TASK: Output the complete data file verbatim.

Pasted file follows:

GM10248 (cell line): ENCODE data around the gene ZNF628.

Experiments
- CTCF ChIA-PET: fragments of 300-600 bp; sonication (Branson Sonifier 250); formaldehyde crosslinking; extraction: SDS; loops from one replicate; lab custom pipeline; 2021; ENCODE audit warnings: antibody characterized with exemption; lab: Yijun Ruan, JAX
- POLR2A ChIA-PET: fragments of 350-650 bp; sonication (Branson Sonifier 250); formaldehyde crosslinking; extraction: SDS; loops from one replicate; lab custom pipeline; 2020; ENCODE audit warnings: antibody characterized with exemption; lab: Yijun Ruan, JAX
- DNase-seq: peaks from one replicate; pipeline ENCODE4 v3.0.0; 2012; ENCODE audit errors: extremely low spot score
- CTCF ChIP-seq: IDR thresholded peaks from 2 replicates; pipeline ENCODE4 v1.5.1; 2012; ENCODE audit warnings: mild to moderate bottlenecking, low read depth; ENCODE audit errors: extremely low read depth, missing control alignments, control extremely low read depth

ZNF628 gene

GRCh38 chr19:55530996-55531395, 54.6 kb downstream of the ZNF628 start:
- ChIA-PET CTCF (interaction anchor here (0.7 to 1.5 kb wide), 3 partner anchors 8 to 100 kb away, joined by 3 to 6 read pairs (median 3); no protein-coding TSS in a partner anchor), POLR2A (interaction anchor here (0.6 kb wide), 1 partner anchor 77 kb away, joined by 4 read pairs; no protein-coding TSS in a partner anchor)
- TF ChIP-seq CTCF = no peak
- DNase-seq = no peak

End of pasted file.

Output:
GM10248 (cell line): ENCODE data around the gene ZNF628.

Experiments
- CTCF ChIA-PET: fragments of 300-600 bp; sonication (Branson Sonifier 250); formaldehyde crosslinking; extraction: SDS; loops from one replicate; lab custom pipeline; 2021; ENCODE audit warnings: antibody characterized with exemption; lab: Yijun Ruan, JAX
- POLR2A ChIA-PET: fragments of 350-650 bp; sonication (Branson Sonifier 250); formaldehyde crosslinking; extraction: SDS; loops from one replicate; lab custom pipeline; 2020; ENCODE audit warnings: antibody characterized with exemption; lab: Yijun Ruan, JAX
- DNase-seq: peaks from one replicate; pipeline ENCODE4 v3.0.0; 2012; ENCODE audit errors: extremely low spot score
- CTCF ChIP-seq: IDR thresholded peaks from 2 replicates; pipeline ENCODE4 v1.5.1; 2012; ENCODE audit warnings: mild to moderate bottlenecking, low read depth; ENCODE audit errors: extremely low read depth, missing control alignments, control extremely low read depth

ZNF628 gene

GRCh38 chr19:55530996-55531395, 54.6 kb downstream of the ZNF628 start:
- ChIA-PET CTCF (interaction anchor here (0.7 to 1.5 kb wide), 3 partner anchors 8 to 100 kb away, joined by 3 to 6 read pairs (median 3); no protein-coding TSS in a partner anchor), POLR2A (interaction anchor here (0.6 kb wide), 1 partner anchor 77 kb away, joined by 4 read pairs; no protein-coding TSS in a partner anchor)
- TF ChIP-seq CTCF = no peak
- DNase-seq = no peak